“On Saturday, I watched two baseball games!” said Hill, 78, a retired route salesman for Wonder Bread, where he worked when its local bakery was on Seventh Street NW near Howard University.
He also likes the closeness to shopping centers in Maryland. “We get our medicines at Giant, three blocks away in Hyattsville. I’m here to stay.”
His wife, Alice, 73, a retired postal employee, said the couple bought their single-family house in 1976 for $50,000, and could command $350,000 for it today.
“It’s a nice, quiet neighborhood,” she said.
Lamond Riggs bubbles with a vibrant assortment of businesses, most within easy walking distance for residents. Within the shadow of the post office are an auto body shop, a union hall for graphic industry workers, a kidney care center, microbreweries and three schools. A short drive down Kansas Avenue leads to Fort Slocum Park.
Downtown Takoma Park, with its coffee shops, international cuisine and reputation for social activism, lies just to the northeast.
Sankar Sitaraman moved to the neighborhood in 2012 from Columbia Heights.
“We couldn’t afford certain areas,” he recalled. “Here, there were a lot of houses we could afford. It’s a very nice neighborhood,” said Sitaraman, who teaches math at Howard. “Most people here are hard-working and striving.”
Not “smooshed together”: Lamond Riggs lays claim to several trailblazing events in the District, according to the community association’s website. It organized the city’s first cultural enrichment program, at Bertie Backus Middle School. It also set up an athletic association that led to the creation of youth football teams. The community lacked a brick-and-mortar library, depending on a Bookmobile that visited weekly. It wasn’t until the late 1950s that discussions were held about building a permanent library.
On North Capitol Street, close to where the street signs transition from a Northeast to Northwest designation, Nick DiCrosta stood at the front door of his duplex in white athletic socks. The 34-year-old father of a small child said he and his wife, Liz, were attracted to Lamond Riggs for its diversity, deciding on a renovated house for which they paid slightly more than $464,000. “We can see the changes happening. But it doesn’t feel Uber-friendly like Shaw or U Street. It’s much more of a community feel.”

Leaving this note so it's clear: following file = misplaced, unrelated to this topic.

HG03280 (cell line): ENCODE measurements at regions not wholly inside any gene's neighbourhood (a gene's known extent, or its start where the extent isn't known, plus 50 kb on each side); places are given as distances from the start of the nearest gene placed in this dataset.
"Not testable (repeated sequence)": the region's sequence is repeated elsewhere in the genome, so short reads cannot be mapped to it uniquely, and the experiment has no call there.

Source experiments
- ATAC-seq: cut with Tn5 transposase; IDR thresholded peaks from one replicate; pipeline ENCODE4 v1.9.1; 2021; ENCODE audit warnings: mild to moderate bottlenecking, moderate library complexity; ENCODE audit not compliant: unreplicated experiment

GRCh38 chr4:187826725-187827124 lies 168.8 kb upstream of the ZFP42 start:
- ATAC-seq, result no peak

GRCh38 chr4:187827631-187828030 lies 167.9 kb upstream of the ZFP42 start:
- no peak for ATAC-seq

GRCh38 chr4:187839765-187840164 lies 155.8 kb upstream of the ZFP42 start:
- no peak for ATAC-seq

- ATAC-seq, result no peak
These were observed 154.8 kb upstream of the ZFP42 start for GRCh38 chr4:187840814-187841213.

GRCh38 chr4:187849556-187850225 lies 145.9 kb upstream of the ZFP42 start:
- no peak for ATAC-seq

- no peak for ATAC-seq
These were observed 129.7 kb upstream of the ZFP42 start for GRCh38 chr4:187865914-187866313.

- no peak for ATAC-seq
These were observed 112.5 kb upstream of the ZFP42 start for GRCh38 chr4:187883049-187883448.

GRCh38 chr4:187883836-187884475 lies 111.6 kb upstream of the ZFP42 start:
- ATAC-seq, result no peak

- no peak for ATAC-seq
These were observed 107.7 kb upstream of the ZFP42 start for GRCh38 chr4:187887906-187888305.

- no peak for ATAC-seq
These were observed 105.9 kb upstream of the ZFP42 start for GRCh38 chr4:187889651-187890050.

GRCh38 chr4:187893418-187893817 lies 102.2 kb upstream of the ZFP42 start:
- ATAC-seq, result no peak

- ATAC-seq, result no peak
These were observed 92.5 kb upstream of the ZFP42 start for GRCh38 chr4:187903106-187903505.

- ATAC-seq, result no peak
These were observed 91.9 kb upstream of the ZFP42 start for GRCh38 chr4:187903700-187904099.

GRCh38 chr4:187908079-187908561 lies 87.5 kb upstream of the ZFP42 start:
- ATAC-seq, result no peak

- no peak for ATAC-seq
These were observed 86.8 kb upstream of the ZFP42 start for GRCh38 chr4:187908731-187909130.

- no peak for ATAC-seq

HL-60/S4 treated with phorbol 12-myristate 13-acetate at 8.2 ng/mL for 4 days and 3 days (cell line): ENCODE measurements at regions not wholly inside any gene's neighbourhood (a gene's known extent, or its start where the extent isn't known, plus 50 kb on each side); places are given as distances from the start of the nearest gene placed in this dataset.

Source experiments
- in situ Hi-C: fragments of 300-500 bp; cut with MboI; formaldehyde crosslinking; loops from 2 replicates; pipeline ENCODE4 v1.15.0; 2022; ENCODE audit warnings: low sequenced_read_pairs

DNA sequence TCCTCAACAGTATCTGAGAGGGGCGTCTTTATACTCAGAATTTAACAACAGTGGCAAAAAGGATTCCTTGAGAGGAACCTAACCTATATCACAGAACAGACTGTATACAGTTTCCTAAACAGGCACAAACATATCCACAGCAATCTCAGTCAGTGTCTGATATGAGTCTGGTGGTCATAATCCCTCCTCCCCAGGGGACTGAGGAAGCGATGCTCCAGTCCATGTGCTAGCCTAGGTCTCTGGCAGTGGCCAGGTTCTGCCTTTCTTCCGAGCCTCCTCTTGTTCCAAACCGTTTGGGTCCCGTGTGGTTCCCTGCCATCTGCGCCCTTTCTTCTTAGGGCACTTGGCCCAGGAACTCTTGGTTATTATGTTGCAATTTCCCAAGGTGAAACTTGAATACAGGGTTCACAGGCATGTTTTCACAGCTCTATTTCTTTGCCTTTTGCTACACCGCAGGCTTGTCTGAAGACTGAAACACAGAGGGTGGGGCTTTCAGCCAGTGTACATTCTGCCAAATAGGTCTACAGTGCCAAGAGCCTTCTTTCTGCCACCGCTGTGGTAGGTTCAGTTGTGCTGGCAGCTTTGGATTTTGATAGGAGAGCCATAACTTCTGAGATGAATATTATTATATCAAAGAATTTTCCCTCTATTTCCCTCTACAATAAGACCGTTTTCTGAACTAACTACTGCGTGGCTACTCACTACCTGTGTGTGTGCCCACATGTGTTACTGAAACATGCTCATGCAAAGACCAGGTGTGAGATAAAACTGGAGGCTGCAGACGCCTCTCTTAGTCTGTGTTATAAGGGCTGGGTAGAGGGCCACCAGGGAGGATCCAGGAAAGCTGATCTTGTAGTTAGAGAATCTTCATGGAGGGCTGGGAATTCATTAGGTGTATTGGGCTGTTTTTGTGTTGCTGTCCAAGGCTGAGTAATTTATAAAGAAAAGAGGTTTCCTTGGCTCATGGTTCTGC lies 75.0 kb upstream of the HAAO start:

DiCrosta said the commute to his job at the National Institutes of Health in Bethesda makes for a long day. “Unfortunately, I have to do the entire way around the Red Line. It takes an hour and 15 minutes. I’m hoping they’ll get their act together and build the Purple Line,” which will connect Bethesda and New Carrollton. Liz DiCrosta said she drops off their daughter at day care before making the 25-minute drive to her teaching job at Janney Elementary in Upper Northwest. “We’re not smooshed together like rowhouses,” she said. “We have a front yard and a back yard.”
Living there: Lamond Riggs is bounded by the Metro tracks on the west, Galloway Street NE on the south, Eastern Avenue NE on the east and northeast and Underwood Place NE/NW on the north.
In the past 12 months, 92 houses were sold in Riggs Park/Lamond, said Tanya Slade, an agent with Long and Foster in the Brookland section of Northeast, ranging from a two-bedroom, semidetached brick home for $249,000 to a detached brick property for $760,000. Ten houses are on the market, ranging from a semidetached house for $399,000 to a renovated detached dwelling for $899,000. There are 12 houses under contract, Slade added.
Schools: LaSalle-Backus Education Campus and Calvin Coolidge High. There are also several public charter schools.
Transit: The community is served by Metrobus and Metrorail on the Green Line from Prince George’s Plaza, Hyattsville and West Hyattsville, and served on the Red Line from Takoma and Fort Totten.
Crime: In the past 12 months, there were eight reported robberies, eight burglaries, five stolen autos, 15 thefts from autos and two assaults in the Lamond Riggs area, according to the D.C. police.